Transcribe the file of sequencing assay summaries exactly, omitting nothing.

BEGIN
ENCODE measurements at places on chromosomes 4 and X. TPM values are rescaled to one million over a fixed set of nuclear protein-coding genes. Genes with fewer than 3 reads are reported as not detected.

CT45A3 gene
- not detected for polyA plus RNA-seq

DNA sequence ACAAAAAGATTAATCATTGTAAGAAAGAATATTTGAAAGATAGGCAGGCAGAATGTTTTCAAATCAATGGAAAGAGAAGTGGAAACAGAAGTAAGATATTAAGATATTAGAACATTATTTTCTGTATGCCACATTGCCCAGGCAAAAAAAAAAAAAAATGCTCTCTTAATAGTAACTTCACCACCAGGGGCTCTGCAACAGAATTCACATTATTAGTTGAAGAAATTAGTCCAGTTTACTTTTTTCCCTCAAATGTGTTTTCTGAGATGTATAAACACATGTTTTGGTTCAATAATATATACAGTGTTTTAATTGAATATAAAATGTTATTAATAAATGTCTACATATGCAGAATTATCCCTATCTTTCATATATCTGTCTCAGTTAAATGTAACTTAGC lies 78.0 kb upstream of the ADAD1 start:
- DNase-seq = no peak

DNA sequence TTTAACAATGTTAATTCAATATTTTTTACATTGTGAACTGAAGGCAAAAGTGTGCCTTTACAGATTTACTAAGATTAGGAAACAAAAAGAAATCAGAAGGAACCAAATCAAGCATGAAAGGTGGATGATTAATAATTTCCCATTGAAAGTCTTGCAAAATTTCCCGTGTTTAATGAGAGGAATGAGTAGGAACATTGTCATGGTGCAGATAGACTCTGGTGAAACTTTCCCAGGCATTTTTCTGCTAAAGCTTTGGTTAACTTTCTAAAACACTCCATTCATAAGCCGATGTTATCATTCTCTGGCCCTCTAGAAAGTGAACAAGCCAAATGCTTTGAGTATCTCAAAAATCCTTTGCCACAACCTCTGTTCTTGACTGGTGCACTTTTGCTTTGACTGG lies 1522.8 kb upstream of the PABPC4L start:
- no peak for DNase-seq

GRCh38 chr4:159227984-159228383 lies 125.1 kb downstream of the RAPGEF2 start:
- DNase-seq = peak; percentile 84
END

ENCODE measurements at places on chromosomes 4 and X. TPM values are rescaled to one million over a fixed set of nuclear protein-coding genes. Genes with fewer than 3 reads are reported as not detected.

CT45A3 gene
- not detected for polyA plus RNA-seq

DNA sequence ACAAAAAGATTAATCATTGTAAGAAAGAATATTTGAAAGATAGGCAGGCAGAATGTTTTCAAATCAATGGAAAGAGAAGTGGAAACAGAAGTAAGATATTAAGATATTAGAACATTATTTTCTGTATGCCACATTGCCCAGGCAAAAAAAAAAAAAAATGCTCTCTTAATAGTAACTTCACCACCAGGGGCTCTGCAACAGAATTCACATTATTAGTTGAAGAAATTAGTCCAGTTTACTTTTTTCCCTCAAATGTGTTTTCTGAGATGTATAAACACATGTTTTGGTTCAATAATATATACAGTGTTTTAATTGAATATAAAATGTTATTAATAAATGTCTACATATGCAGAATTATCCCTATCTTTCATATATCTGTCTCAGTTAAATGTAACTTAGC lies 78.0 kb upstream of the ADAD1 start:
- DNase-seq = no peak

DNA sequence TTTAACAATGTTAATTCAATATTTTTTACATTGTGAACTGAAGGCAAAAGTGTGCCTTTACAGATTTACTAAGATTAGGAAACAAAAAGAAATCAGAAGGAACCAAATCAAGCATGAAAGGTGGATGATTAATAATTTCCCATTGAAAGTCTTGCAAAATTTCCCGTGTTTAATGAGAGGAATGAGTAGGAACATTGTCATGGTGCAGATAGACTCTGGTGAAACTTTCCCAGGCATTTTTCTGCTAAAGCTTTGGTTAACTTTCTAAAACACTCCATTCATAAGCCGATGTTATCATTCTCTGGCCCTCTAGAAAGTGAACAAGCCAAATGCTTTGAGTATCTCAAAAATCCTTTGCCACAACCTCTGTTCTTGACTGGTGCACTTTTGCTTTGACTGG lies 1522.8 kb upstream of the PABPC4L start:
- no peak for DNase-seq

GRCh38 chr4:159227984-159228383 lies 125.1 kb downstream of the RAPGEF2 start:
- DNase-seq = peak; percentile 84